Aid/Watch does good work. The Sydney-based NGO monitors Australian and multinational aid programs overseas to ensure the recipients are getting a bang for the buck they are meant to be receiving from donors. But it is not a charity for the purposes of tax laws in Australia, which means that donations to it are not tax deductible for the donor, according to a ruling by the Federal Court last week.

A bench of three judges, Susan Kenny, Margaret Stone, and Nye Perram last week said that the Administrative Appeals Tribunal had been wrong to overturn a decision of the Commissioner of Taxation to refuse to grant Aid/Watch charitable status. According to the Federal Court, while Aid/Watch is undoubtedly concerned with poverty relief, a charitable purpose, it is also political organisation because, although it is not a lobby group, it attempts to persuade governments by monitoring, researching and campaigning. Aid/Watch does not directly alleviate poverty but rather seeks to influence government policy on aid, the court said.

Aid/Watch is looking at going to the High Court — and that court may be tempted to look at the issue of charities and tax deductibility given it has been a matter of some political controversy in recent years.

According to the reasoning in the Aid/Watch case, groups that are concerned with issues such as environmental protection, poverty, disabilities and the like need to demonstrate, if they are involved in any activities that can be characterised as seeking to influence public opinion or government policy, even indirectly through media and PR campaigns, that those political activities are merely incidental or ancillary to the charitable purpose of the organisation.

One NGO that has long enjoyed status as a charity for tax purposes is the Tasmanian-based Wilderness Society. It is a multimillion dollar environmental protection and campaigning outfit that lives in the main off the considerable income it gets from tax deductible donations. But how is the Wilderness Society different to Aid/Watch?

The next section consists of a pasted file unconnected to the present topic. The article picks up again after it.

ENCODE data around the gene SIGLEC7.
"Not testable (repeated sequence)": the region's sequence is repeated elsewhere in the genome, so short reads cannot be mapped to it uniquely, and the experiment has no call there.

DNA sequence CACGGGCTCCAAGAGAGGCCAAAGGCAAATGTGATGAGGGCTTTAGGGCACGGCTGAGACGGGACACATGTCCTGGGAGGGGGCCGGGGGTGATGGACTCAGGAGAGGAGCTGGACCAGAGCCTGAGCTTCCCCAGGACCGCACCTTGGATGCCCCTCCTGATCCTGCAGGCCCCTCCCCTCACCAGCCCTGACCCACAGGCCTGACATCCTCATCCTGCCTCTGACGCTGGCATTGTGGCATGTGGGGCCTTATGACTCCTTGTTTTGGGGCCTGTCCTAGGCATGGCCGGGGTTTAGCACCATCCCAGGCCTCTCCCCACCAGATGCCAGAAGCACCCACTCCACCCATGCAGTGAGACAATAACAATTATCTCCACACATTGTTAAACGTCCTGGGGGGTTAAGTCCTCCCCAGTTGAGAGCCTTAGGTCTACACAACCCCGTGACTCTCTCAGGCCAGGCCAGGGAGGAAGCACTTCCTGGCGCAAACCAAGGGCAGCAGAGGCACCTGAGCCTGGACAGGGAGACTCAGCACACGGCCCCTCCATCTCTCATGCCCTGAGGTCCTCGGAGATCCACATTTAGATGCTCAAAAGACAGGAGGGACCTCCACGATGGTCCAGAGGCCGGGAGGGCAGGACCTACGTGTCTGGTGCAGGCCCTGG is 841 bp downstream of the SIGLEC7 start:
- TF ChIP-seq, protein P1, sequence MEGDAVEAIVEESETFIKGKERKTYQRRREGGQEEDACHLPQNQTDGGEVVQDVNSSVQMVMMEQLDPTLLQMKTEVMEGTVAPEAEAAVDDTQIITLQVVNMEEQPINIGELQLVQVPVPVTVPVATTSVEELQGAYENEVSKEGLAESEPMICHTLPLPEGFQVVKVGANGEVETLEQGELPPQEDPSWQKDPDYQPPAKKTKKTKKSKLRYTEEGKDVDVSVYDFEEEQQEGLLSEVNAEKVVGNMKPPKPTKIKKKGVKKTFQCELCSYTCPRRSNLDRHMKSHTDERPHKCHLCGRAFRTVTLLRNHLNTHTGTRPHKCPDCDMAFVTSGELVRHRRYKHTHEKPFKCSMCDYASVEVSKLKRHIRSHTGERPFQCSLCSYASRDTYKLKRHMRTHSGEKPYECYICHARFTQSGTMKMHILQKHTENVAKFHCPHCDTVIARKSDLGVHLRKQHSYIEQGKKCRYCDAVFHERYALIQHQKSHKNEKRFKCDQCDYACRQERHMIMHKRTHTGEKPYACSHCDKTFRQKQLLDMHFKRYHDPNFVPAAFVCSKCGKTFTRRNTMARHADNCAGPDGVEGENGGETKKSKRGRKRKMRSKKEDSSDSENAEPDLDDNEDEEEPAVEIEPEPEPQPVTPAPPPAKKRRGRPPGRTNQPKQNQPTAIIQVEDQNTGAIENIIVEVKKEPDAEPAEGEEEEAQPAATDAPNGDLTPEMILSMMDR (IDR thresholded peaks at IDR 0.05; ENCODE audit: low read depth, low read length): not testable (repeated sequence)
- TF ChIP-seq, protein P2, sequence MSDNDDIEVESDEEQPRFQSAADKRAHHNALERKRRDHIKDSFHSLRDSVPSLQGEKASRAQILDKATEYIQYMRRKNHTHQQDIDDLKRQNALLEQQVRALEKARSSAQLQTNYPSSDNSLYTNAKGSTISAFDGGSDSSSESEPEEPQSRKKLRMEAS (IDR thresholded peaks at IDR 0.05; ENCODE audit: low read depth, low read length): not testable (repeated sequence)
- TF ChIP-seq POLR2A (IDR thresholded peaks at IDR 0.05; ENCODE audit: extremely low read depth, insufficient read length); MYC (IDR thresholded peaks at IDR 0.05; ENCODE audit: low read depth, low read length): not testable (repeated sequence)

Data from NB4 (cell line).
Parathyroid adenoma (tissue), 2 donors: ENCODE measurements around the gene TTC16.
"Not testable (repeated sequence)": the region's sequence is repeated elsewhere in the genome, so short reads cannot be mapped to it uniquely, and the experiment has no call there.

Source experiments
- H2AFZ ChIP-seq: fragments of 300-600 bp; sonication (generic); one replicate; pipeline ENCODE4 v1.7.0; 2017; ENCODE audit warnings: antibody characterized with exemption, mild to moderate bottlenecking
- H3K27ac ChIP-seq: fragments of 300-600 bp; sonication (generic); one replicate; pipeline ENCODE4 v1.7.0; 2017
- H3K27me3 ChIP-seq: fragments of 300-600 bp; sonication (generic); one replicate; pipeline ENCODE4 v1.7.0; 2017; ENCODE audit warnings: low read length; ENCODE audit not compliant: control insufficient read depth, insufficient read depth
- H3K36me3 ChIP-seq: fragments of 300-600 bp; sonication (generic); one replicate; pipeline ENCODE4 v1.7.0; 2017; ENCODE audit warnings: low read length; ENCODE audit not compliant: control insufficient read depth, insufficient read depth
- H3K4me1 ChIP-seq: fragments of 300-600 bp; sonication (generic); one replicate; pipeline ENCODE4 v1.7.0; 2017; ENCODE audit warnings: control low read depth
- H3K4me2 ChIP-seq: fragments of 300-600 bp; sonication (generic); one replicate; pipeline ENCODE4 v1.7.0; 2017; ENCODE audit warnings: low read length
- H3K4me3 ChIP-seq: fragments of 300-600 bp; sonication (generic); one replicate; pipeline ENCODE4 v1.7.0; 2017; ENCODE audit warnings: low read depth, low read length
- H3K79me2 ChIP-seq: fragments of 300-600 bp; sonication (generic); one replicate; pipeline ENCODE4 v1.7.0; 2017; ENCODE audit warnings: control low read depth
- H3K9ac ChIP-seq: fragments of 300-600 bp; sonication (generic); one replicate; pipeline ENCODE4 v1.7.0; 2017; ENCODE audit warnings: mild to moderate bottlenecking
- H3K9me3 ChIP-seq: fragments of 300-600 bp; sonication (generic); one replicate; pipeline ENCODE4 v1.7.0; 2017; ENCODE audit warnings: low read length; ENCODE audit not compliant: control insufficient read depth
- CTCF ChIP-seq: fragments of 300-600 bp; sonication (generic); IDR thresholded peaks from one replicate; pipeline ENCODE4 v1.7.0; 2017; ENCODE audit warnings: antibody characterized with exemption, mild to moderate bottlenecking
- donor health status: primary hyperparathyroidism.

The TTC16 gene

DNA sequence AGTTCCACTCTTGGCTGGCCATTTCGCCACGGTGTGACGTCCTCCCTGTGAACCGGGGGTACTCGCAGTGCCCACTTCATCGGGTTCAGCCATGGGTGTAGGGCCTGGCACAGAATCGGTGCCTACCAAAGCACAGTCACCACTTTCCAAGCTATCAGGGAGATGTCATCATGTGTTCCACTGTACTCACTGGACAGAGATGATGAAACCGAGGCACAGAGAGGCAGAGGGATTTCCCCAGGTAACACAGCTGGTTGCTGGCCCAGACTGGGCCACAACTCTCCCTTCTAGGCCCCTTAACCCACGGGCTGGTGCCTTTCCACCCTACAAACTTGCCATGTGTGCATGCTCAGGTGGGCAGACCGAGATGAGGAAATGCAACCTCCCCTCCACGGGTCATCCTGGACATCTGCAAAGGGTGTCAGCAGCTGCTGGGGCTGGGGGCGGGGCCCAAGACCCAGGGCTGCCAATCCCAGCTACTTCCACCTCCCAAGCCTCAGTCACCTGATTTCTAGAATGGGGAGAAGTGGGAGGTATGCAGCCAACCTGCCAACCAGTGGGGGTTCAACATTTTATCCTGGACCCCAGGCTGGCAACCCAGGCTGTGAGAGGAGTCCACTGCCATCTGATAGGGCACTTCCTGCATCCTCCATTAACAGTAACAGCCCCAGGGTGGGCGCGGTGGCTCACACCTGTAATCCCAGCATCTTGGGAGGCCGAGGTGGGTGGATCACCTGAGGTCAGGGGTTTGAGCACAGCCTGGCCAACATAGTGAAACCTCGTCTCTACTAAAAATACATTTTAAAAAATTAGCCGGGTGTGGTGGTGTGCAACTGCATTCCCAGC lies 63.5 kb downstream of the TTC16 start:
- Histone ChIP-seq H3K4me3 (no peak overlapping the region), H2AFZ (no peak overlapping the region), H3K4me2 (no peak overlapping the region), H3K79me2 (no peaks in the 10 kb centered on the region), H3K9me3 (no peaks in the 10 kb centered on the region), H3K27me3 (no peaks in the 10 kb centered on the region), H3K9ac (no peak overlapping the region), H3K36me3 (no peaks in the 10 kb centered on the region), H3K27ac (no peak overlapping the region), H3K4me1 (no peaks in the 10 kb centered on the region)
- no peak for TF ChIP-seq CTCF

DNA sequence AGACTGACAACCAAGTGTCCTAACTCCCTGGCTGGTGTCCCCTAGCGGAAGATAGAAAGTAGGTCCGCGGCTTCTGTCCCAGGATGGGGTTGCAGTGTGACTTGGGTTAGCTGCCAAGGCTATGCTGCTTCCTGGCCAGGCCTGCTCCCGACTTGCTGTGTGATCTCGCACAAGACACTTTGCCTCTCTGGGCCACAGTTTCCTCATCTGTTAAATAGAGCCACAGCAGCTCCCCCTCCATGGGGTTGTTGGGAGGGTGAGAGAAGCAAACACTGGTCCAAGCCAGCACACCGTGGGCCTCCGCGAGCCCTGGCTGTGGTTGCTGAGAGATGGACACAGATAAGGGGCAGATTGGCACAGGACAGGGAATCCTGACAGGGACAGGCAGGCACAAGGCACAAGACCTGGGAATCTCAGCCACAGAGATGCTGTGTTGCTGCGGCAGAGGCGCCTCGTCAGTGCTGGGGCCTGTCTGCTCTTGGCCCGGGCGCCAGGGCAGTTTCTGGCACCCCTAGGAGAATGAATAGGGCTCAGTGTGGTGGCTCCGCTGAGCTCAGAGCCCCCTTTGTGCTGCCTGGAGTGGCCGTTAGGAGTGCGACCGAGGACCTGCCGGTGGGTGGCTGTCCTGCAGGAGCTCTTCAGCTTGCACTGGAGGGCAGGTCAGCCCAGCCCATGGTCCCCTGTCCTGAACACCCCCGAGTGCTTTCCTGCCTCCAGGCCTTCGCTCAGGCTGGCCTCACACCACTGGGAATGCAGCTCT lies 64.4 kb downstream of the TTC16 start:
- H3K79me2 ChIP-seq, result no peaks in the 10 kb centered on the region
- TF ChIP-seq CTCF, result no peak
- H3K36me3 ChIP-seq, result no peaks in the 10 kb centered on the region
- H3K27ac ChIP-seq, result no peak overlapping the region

The Wilderness Society is undoubtedly a political campaigner. It has a history of lobbying governments about the protection of forests, particularly in Tasmania. And while it claims to be politically non-aligned it most definitely seeks to influence the political process directly and indirectly on a range of contentious issues such as nuclear energy, the proposed Gunns’ pulp mill in Tasmania, forests policy and climate change.

Given the Aid/Watch ruling, would a court determine that the political and public influence activities of the Wilderness Society were merely incidental or ancillary to its charitable purpose — namely saving the physical environment? This is because even a cursory examination of the Wilderness Society’s modus operandi tells you that its main purpose these days is to change government policy on environmental issues — in fact that is its attractiveness to its donors.

The Wilderness Society ought to look at what has happened to Aid/Watch very carefully because if it lost is charity status, its effectiveness as one of the leading environmental lobby groups in the country would be put at risk.

Get Crikey for $1 a week.

Lockdowns are over and BBQs are back! At last, we get to talk to people in real life. But conversation topics outside COVID are so thin on the ground.

Join Crikey and we’ll give you something to talk about. Get your first 12 weeks for $12 to get stories, analysis and BBQ stoppers you won’t see anywhere else.

Peter Fray
Peter Fray
Editor-in-chief of Crikey
12 weeks for just $12.